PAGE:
V: But then on the other hand I also what I took from your talk today was that I should start teaching them more about telling these stories. About creativity.
E: Yeah, I kinda feel like the best practice stuff we are talking about performance, usability, just general you know making stuff that works intuitively. All that stuff. It can be […] to a large degree it could be reduced to a set of principles or you know rulebook or something like that, right? I feel like we are almost there. Like obviously it is still gonna keep changing cause technology changes but we are getting really good at it.
E: So I feel like in the future even now students that graduate that stuff if they just know that they have to learn it they can. It is not like it’s impenetrable difficult knowledge.
V: I am certain that they can learn this and that it’s actually, what’s it called, it’s just normal. You do that. It is there.
E: Yes, yes that’s where it will get to I feel. Just like with print design when I was starting graphic design yeah some of our tutors would be like really like Nazi about the typography like don’t leave an orphan and you know make sure the line height is good or they didn’t call it line height back then in print but you know.
E: Leading. So they kind of just slap your wrist until you will got the basics right. And that’s what we should do now with your students as well. But the whole focus of my graphic design course wasn’t about how you produce something well it was about coming up with ideas and like you know I screwed up this entire like motion graphics project because I spent like so much time trying to make this animation which in like retrospect it wasn’t even nice. It was just I found it […] so look I can make this thing move and you know that’s really cool. And basically the whole project was me doing that and trying to convince my tutors that it was a good idea. But it wasn’t.
V: Yeah, yeah.
E: It was just that if I had any chance of producing this thing I just had to get on with it now and they were like dude just don’t worry about it we don’t need a nice animation at the end we need your good idea and a story board. So yeah I think it is harder to experiment to a point where you come up with creative ideas that actually work on either UX level or emotional level. It is harder to learn that stuff than it is to learn you know best practice button design. You know?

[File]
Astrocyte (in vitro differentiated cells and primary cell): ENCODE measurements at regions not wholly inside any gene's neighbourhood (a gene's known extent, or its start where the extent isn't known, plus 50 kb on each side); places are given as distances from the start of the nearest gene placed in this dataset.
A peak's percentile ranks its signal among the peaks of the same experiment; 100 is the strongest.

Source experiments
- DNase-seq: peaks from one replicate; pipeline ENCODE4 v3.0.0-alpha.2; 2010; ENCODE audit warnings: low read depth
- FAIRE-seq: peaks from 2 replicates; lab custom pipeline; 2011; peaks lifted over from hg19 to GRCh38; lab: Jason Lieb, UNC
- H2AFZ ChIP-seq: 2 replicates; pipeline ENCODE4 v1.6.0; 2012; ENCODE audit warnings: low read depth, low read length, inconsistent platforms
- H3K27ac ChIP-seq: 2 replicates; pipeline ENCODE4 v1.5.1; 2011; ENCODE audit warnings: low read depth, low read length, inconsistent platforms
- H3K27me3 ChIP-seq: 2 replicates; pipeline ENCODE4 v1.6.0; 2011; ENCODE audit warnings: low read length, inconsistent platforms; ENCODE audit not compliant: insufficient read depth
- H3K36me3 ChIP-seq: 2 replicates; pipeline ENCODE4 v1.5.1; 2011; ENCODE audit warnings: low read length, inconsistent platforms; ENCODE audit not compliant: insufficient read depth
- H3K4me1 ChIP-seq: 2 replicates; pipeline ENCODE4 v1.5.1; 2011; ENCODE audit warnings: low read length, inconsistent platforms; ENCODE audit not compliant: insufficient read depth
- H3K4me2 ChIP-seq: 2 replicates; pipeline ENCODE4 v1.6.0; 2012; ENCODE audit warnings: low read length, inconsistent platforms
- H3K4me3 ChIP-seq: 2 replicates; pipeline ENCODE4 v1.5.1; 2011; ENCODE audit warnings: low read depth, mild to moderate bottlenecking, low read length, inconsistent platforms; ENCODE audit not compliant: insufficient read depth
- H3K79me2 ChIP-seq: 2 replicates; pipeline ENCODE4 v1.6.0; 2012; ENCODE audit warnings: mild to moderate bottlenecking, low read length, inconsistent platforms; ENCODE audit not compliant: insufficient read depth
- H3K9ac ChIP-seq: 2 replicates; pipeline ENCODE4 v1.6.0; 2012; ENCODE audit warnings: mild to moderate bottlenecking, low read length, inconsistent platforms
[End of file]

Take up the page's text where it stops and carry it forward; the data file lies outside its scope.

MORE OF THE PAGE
V: Yeah, yeah.
E: Even though me included we all fail at it all the time so maybe it isn’t that easy after all.
V: It isn’t that easy. Yeah, yeah. I know. It is actually pretty hard.
E: Yeah the principals are kind of easy to get but actually making sure that it’s solid all the way through could be […]
V: Well it is not that hard but it is just that people don’t know it. So for instance my third year students didn’t know you can control a complete website by tabbing so all the links everything can be focusable. They didn’t know that. They really didn’t know. And this means that 80% of professionals out there don’t know this either.
V: I found that pretty shocking. So these basics I want these to be yeah just the normal, everybody should know that and then we should start making beautiful engaging yeah.
E: Yeah but it takes a certain mindset to […] some people fall in love with accessibility and performance and they really […] like I have seen some talks like Jake Archibald or some people who are real fire brand preach and they go holy fuck this stuff is amazing and important. I didn’t understand what you just said but it is really good. And then you have people that are more like well I wanna let the pros handle that and I wanna do ideas. So I don’t know. Maybe we’ll never find that perfect single unicorn designer that can just do everything.
V: No, no, there’s too few of those.
V: Okay. Do you have anything to add to this conversation about quality? We talked about lots of stuff.
E: About quality. I think quality is difficult to define online. I think there is a quality to be sought in visual UI design just looking at consistency and you know the usability of an interface but I also think there is quality in your code base and the fact that it is easy to maintain it doesn’t break, it’s you know mobile first and it breaks down nicely or you know it is progressively enhanced. And then I think there is quality in the messages and the content that we put out there. And unless there is at least some base level of quality in all of those categories it is not really gonna be a success you know. But maybe the most important thing from my perspective is content. I don’t care if your website is usable if your articles are boring, you know. Equally I can’t read your articles if I can’t use the website.